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Application of computational fluid dynamics to micro-titre plate scale bioreactors

Zhang, Hu; (2003) Application of computational fluid dynamics to micro-titre plate scale bioreactors. Doctoral thesis (Ph.D), UCL (University College London). Green open access

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The manufacture of a new drug requires process development at the early stage in the development cycle of the drug to reduce cost and time. Current approaches based on laboratory and pilot-plant operations require large amount of materials which may not be available. A new bioprocess development method based on a miniature bioreactor is proposed. The engineering parameters of the miniature bioreactor are obtained in this study with the aid of computational fluid dynamics (CFD) and the results are compared with data obtained for other small scale systems including micro-titre plates and shake flasks. A new miniature bioreactor with a diameter equal to that of a single well of a 24-well plate is described and its engineering performance as a fermenter assessed. Mixing in the miniature bioreactor is provided by a set of three impellers mechanically driven via a micro-fabricated electric motor and aeration is achieved with a single tube sparger. Parameter sensitive fluorophors are used with fibre optic probes for continuous monitoring of dissolved oxygen tension and an optical based method is employed to monitor cell biomass concentration during fermentation. The local gas and liquid velocity, gas volume fraction and energy dissipation rate are derived from an analysis of the multiphase flow in the miniature bioreactor using CFD. The predictions are compared to experimental observations from the literature. Volumetric mass transfer coefficients are predicted using Higbie's penetration model with the contact time obtained from the CFD simulations of flow in the bioreactor. Comparative measurements are provided from parallel experiments carried out in a 20L (15L working volume) conventional fermenter. Measured volumetric mass transfer coefficients are in good agreement in the miniature bioreactor and 20L bioreactor although the CFD simulation data for the miniature bioreactor are underpredicted. The values of kLa from experiments and simulations in the miniature bioreactor are in the range 100 hr-1 to 400 hr-1, typical of those reported for large-scale fermentation. Mixing in the shake flask is analysed with the aid of CFD. The gas-liquid interface changes are mapped as the shake flask moves in a rotary shaking platform. Local liquid velocity and energy dissipation rate are obtained. The average power input is obtained by integrating the local energy dissipation rate over the entire working volume and results are compared to experimental measurements from literature. It was shown that power input is more sensitive to shaking diameter than to the shaking frequency, providing new insight into the optimisation of shake flask operations. The volumetric mass transfer coefficient obtained from Higbie's penetration model is in the range of the experimental results (30~100 hr-1). The shaken micro-titre plates play an important role in the drug discovery process and have the potential to provide information for process design and development. CFD analysis of flow is made in a 24-well and a 96-well reactor. The predicted flow patterns in the 24 well are very different to those in the 96-well reactor operating under the same shaking conditions. Flow patterns, average power input and volumetric mass transfer coefficients, obtained from CFD, are much more sensitive to changes in shaking diameter rather than shaking frequency. Based on equal power consumption, the volumetric mass transfer rate in the microwell reactor is higher than that in the shake flask. Analysis of the results and comparison with data obtained from the laboratory scale operation indicate that while the mass transfer in different small scale systems (miniature bioreactor, micro-titre plate and shake flask) may be correlated through the use of the concept of equal energy dissipation per unit volume, the fermentation and cell culture growth in these systems are more difficult to relate to each other. In conclusion, based on the results the miniature bioreactor offers the best option for scale-up to laboratory and pilot-scale because of similarity in engineering properties of the two systems.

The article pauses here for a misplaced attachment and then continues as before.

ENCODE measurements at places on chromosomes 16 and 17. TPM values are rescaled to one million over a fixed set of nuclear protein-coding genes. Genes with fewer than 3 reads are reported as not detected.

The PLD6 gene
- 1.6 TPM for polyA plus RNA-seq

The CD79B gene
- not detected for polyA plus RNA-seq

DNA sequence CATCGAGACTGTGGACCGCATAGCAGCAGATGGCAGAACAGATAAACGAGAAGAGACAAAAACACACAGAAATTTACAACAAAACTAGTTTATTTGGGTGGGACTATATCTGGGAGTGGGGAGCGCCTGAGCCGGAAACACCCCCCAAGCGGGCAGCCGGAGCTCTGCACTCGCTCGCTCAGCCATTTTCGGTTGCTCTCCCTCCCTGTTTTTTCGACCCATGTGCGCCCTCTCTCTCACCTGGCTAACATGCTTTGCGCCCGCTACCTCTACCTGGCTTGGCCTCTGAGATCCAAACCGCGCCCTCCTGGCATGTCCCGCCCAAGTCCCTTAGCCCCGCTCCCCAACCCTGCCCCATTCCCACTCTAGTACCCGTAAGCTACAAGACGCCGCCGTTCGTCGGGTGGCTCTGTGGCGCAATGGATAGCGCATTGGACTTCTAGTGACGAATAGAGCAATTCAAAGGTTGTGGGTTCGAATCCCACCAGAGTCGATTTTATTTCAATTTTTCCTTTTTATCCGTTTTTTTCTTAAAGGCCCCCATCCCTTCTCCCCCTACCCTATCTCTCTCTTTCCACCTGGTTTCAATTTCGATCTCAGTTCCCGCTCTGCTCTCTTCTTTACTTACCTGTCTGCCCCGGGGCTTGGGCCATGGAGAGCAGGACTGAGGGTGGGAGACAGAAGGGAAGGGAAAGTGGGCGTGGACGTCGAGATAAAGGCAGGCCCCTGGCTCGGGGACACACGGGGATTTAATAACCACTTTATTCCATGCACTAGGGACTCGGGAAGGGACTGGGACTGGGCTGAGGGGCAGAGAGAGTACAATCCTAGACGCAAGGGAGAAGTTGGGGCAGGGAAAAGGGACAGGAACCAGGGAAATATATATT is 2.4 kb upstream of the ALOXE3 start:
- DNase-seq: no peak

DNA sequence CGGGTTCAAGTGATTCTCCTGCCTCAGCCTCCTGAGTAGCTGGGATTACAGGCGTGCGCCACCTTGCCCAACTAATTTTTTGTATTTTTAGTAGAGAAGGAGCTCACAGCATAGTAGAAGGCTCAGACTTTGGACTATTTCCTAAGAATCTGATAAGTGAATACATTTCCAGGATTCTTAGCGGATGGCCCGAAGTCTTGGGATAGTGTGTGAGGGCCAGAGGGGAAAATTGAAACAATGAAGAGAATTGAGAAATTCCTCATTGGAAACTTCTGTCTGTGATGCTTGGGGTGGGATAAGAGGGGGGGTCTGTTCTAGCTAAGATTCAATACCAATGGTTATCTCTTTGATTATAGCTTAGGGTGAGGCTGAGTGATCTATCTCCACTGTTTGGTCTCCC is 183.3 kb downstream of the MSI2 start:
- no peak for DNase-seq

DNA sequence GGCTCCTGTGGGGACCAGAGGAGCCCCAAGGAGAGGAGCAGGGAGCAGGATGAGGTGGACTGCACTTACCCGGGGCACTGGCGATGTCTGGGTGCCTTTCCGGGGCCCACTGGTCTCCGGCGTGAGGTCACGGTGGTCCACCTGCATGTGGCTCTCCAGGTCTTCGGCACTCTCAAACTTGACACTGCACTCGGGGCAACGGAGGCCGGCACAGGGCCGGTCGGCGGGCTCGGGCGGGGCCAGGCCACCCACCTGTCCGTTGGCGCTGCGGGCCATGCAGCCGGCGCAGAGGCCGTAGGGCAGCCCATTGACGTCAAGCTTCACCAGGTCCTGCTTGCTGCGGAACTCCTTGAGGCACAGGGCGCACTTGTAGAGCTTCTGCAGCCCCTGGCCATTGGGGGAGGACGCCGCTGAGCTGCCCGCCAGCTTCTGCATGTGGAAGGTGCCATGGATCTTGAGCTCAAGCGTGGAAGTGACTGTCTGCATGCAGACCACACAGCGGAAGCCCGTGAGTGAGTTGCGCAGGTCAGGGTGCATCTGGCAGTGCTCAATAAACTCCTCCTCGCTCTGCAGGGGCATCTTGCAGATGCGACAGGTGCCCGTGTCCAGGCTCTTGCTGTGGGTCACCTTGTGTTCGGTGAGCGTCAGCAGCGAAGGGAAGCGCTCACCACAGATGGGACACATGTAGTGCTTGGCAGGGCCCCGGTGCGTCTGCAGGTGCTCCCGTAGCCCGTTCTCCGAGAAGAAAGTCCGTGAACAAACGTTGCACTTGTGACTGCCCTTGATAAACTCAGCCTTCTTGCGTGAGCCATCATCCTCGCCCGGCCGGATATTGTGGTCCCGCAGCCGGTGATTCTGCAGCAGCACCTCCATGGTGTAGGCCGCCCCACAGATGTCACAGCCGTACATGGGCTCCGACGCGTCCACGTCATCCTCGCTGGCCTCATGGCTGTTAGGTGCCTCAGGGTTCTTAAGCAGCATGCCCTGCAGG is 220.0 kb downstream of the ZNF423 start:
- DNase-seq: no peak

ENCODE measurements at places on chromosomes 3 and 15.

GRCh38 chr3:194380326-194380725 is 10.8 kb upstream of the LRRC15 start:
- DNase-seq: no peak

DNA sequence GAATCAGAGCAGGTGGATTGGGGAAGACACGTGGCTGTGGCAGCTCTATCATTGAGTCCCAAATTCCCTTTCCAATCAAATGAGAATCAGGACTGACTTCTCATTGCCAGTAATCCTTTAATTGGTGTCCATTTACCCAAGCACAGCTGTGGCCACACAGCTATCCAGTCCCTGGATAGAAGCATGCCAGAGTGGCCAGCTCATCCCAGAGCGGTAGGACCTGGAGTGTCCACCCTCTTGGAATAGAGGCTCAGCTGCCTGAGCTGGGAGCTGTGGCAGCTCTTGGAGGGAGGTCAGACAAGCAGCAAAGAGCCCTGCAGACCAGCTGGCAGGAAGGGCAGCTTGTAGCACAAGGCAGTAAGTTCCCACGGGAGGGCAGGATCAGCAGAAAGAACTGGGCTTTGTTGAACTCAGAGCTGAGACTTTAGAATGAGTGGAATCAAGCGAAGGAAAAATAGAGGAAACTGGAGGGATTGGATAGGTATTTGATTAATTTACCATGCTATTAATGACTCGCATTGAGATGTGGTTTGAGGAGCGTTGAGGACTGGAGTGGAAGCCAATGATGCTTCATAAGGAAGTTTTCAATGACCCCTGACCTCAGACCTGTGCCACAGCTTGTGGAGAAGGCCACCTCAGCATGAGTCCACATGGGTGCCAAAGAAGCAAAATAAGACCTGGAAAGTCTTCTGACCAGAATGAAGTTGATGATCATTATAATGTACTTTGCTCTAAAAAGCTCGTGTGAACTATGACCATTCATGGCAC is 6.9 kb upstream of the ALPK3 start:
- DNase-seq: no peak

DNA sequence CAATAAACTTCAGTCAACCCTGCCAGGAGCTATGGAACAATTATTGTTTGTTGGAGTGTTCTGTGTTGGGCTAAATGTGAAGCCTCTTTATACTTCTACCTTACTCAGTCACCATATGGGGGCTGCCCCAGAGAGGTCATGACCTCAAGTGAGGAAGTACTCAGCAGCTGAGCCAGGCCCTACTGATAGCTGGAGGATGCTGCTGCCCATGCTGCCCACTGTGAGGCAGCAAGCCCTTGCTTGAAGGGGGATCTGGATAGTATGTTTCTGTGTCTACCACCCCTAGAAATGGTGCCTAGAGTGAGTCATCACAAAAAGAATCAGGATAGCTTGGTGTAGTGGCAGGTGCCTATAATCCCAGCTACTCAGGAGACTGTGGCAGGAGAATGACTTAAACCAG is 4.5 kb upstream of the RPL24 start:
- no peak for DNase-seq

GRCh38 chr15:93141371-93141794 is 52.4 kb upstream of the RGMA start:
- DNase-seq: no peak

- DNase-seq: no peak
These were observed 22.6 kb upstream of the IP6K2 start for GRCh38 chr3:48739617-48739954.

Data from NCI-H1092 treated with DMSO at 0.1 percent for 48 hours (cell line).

Type: Thesis (Doctoral)
Qualification: Ph.D
Title: Application of computational fluid dynamics to micro-titre plate scale bioreactors
Open access status: An open access version is available from UCL Discovery
Language: English
Additional information: Thesis digitised by ProQuest.
Keywords: Applied sciences
URI: https://discovery.ucl.ac.uk/id/eprint/10099065
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